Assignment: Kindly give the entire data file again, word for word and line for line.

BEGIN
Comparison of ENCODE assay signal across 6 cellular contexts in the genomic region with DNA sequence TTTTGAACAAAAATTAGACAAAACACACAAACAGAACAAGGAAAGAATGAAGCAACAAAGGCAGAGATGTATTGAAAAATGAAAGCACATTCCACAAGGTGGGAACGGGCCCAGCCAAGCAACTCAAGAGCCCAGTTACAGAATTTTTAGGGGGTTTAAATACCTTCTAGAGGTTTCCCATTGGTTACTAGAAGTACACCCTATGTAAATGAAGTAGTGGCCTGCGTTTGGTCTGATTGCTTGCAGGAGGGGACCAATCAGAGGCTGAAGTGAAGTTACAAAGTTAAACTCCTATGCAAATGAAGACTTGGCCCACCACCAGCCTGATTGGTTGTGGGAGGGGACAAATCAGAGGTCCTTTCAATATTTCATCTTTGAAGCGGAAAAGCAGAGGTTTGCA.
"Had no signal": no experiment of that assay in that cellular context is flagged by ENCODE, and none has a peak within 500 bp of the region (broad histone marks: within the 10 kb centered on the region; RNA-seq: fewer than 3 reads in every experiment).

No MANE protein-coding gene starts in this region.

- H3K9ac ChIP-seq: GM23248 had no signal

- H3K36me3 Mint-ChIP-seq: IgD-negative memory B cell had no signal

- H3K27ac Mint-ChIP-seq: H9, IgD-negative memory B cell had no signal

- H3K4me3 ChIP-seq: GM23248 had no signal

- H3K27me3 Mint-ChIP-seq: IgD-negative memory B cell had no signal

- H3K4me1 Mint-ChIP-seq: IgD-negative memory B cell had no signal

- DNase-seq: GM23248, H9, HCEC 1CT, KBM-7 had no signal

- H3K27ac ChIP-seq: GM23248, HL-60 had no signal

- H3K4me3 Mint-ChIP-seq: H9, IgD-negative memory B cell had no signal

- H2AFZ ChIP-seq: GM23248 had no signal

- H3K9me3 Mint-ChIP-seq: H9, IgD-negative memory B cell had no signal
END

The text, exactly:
Comparison of ENCODE assay signal across 6 cellular contexts in the genomic region with DNA sequence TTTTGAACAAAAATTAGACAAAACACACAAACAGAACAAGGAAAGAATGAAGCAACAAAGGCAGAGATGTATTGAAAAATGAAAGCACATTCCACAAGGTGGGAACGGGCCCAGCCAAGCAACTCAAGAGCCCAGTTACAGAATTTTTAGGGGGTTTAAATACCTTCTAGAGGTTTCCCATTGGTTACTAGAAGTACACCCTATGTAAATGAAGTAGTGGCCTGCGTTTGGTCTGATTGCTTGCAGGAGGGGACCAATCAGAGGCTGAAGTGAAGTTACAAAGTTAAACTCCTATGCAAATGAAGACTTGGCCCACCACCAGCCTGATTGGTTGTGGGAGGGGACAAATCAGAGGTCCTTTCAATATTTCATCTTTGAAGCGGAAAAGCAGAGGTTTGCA.
"Had no signal": no experiment of that assay in that cellular context is flagged by ENCODE, and none has a peak within 500 bp of the region (broad histone marks: within the 10 kb centered on the region; RNA-seq: fewer than 3 reads in every experiment).

No MANE protein-coding gene starts in this region.

- H3K9ac ChIP-seq: GM23248 had no signal

- H3K36me3 Mint-ChIP-seq: IgD-negative memory B cell had no signal

- H3K27ac Mint-ChIP-seq: H9, IgD-negative memory B cell had no signal

- H3K4me3 ChIP-seq: GM23248 had no signal

- H3K27me3 Mint-ChIP-seq: IgD-negative memory B cell had no signal

- H3K4me1 Mint-ChIP-seq: IgD-negative memory B cell had no signal

- DNase-seq: GM23248, H9, HCEC 1CT, KBM-7 had no signal

- H3K27ac ChIP-seq: GM23248, HL-60 had no signal

- H3K4me3 Mint-ChIP-seq: H9, IgD-negative memory B cell had no signal

- H2AFZ ChIP-seq: GM23248 had no signal

- H3K9me3 Mint-ChIP-seq: H9, IgD-negative memory B cell had no signal